On 1 November The Vegan Society celebrates World Vegan Day and its 75th anniversary – what a great opportunity to take stock of vegan health and nutrition.
This month, you might hear a lot of chatter about plant-based athletes due to the release of a documentary called The Game Changers.
When the EU was asked to ban labels such as ‘veggie burger’ many people wondered why such a banal issue was being discussed in the midst of Brexit chaos.
Farming billions of animals every year requires a huge amount of resources, including land, water and crops. Did you know that for every 100 calories fed to animals, we receive back only 12 calories by consuming meat and dairy? Eco-conscious and green consumers are often interested to learn about the inefficiencies of animal farming and the links between our dietary choices and planetary health. So, what can your customers do to help?
Bees play a crucial role in our daily lives by pollinating a third of all we eat as well as grasses that cows and other animals eat; without bees our world wouldn’t be nearly as pretty, as they pollinate flowers, plants and trees as well. We can also thank bees for the unique and healthful substances they produce.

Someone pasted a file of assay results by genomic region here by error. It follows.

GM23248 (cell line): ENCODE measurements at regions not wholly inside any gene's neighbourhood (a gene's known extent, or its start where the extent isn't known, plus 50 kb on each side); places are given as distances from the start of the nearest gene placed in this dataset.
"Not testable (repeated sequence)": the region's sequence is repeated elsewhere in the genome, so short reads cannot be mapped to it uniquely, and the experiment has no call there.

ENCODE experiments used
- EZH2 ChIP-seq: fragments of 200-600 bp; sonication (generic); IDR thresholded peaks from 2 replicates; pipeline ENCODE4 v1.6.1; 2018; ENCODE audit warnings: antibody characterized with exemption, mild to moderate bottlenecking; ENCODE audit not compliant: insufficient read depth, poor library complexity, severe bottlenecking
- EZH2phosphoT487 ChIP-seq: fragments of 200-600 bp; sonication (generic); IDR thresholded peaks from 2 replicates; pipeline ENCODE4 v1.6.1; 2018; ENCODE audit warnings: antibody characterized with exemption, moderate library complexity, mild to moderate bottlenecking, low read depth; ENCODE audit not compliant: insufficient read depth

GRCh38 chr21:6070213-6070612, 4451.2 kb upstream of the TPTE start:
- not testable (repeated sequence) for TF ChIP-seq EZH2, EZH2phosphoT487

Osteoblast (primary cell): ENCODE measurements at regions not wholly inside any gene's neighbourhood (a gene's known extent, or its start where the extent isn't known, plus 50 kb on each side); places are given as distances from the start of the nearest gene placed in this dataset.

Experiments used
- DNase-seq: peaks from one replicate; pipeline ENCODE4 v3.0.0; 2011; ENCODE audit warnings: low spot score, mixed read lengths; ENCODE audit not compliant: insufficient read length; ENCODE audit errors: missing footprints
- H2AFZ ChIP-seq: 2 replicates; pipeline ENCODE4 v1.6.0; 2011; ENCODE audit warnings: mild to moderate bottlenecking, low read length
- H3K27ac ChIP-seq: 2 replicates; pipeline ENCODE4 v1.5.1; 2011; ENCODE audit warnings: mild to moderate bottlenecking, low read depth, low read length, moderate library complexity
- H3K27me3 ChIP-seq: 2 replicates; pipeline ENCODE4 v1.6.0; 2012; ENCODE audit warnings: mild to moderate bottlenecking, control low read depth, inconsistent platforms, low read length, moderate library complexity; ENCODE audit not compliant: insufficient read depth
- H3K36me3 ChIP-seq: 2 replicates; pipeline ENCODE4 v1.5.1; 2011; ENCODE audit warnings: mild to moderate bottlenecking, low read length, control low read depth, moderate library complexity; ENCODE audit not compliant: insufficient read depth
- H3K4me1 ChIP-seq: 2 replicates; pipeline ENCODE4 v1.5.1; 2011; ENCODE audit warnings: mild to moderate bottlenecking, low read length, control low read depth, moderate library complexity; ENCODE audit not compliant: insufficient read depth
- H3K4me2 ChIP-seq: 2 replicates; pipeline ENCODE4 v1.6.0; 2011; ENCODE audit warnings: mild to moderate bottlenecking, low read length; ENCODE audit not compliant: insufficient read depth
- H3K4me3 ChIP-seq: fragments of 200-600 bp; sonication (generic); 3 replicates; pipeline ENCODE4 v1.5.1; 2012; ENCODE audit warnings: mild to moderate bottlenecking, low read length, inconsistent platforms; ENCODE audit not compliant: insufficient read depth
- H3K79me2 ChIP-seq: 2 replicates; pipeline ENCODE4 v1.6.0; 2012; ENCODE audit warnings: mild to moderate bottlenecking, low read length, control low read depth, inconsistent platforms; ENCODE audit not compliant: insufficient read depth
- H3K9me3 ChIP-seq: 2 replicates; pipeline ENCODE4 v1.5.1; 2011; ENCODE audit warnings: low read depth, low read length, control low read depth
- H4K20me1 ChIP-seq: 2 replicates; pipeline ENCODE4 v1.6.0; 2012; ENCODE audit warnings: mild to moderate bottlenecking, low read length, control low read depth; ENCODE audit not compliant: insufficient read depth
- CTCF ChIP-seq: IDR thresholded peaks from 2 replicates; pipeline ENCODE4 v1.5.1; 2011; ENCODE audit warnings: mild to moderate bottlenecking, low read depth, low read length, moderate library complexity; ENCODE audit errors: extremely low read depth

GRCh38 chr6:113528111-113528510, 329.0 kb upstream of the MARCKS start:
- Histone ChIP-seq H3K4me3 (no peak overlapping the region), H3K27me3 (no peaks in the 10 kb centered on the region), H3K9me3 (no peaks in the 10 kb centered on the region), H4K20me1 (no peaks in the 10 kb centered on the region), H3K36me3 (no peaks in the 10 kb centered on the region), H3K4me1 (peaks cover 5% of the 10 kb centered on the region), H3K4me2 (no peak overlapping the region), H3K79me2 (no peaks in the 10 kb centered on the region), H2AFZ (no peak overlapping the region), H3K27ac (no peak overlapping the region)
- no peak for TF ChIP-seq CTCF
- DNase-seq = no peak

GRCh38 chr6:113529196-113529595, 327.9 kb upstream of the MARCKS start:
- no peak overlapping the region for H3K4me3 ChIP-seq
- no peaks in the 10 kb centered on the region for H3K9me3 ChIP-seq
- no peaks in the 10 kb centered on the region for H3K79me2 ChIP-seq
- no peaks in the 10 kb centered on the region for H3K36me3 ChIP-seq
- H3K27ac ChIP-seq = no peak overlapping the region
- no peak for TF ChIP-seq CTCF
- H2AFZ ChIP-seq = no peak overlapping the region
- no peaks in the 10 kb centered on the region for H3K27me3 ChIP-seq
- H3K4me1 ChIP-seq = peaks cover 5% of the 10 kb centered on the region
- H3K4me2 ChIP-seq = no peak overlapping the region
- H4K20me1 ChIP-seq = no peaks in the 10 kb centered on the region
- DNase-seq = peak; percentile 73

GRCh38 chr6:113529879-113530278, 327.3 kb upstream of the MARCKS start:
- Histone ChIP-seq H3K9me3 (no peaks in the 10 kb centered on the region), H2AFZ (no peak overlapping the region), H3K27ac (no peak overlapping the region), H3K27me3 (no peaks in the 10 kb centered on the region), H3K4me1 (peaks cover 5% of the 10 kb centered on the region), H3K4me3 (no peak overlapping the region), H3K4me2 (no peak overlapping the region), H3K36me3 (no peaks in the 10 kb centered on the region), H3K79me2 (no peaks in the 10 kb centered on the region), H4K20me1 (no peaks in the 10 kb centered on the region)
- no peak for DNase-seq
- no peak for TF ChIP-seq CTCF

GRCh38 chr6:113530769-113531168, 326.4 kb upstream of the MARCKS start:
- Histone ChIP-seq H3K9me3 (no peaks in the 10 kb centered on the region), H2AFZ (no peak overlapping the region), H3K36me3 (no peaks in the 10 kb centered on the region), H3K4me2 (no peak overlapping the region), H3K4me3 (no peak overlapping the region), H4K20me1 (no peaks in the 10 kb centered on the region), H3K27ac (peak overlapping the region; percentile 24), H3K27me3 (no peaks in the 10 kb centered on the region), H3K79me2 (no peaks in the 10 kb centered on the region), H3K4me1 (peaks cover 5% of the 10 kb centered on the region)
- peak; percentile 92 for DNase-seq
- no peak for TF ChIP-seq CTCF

Scrolling through beautifully arranged Instagram meals or flicking through the latest colourful plant-based cookery book, you might think veganism is another food trend or the latest fad diet. In fact, it is a lifestyle choice with animal rights at its core and it encompasses avoiding many other ways in which animals are used, such as in testing (makeup and beauty products), for clothing (leather and wool) or entertainment (zoos and circuses).
We are demanding more from our shops, our purchases and the ways that our day-to-day items are produced. Transparency is the buzzword of the year and brands are responding with new labels, ethical commitments and claims from organic to vegan. But which ones to choose? And who can we trust?
Five top trends observed at Natural & Organic Products Europe, brought to you by Brand Organic.
More so now than ever before, consumers are interested in what goes into the food and drink they consume.
Waste reduction charity WRAP reports that households throw away approximately 7.1m tonnes of food each year. A further 3.1m tonnes is thrown away having expired on shelves in stores or in the supply chain. Meanwhile, University of Edinburgh research claims the UK is still wasting 4.5 million tonnes of food, simply because it does not meet shape or size ideals.